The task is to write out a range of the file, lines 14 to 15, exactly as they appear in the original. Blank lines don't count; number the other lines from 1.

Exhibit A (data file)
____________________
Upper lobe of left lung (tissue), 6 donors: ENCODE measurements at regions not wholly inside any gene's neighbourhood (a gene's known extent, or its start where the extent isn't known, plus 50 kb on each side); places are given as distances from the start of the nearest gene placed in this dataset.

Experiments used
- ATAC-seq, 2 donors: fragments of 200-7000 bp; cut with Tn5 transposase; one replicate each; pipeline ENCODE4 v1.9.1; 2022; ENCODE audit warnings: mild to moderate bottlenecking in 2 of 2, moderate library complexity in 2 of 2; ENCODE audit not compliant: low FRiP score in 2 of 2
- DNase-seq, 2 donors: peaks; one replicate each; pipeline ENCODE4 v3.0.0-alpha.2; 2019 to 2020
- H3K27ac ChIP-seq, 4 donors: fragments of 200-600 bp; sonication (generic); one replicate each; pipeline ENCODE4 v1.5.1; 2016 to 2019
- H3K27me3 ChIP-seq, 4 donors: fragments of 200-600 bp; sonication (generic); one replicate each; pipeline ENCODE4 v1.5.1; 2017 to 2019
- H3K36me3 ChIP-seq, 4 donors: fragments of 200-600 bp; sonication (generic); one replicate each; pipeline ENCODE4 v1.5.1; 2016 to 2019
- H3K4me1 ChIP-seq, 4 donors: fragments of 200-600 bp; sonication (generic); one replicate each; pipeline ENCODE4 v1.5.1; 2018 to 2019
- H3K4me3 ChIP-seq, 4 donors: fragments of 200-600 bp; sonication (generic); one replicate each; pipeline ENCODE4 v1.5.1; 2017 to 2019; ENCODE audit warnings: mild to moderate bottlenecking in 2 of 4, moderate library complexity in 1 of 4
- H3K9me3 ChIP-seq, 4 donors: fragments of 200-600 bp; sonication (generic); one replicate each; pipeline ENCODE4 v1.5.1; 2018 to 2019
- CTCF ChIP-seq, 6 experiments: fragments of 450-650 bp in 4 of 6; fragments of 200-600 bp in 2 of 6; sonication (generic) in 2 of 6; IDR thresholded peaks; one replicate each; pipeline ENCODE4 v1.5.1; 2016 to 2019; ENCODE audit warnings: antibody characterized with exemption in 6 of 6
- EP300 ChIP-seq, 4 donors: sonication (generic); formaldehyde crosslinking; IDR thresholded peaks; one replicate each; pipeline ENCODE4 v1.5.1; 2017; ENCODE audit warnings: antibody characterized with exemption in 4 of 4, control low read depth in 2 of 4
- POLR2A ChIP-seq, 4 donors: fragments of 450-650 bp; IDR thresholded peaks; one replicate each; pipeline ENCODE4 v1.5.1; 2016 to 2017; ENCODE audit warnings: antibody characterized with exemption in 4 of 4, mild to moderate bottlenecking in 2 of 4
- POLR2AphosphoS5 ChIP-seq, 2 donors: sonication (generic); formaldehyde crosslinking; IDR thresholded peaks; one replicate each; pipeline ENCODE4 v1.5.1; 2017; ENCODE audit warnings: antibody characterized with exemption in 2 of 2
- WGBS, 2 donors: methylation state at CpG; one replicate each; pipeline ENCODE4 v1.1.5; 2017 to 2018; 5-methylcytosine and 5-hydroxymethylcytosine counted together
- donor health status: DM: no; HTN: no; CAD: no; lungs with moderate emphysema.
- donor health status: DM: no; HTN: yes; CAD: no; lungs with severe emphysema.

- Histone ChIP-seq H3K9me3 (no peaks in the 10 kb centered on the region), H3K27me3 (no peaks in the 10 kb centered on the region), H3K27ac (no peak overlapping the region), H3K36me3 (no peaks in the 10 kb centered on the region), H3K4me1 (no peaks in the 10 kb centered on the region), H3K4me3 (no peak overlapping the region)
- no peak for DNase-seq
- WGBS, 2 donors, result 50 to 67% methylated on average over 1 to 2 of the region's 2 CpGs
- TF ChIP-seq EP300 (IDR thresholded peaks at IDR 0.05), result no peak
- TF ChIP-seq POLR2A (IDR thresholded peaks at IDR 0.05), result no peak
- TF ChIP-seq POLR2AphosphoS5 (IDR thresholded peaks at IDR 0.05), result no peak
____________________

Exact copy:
- POLR2AphosphoS5 ChIP-seq, 2 donors: sonication (generic); formaldehyde crosslinking; IDR thresholded peaks; one replicate each; pipeline ENCODE4 v1.5.1; 2017; ENCODE audit warnings: antibody characterized with exemption in 2 of 2
- WGBS, 2 donors: methylation state at CpG; one replicate each; pipeline ENCODE4 v1.1.5; 2017 to 2018; 5-methylcytosine and 5-hydroxymethylcytosine counted together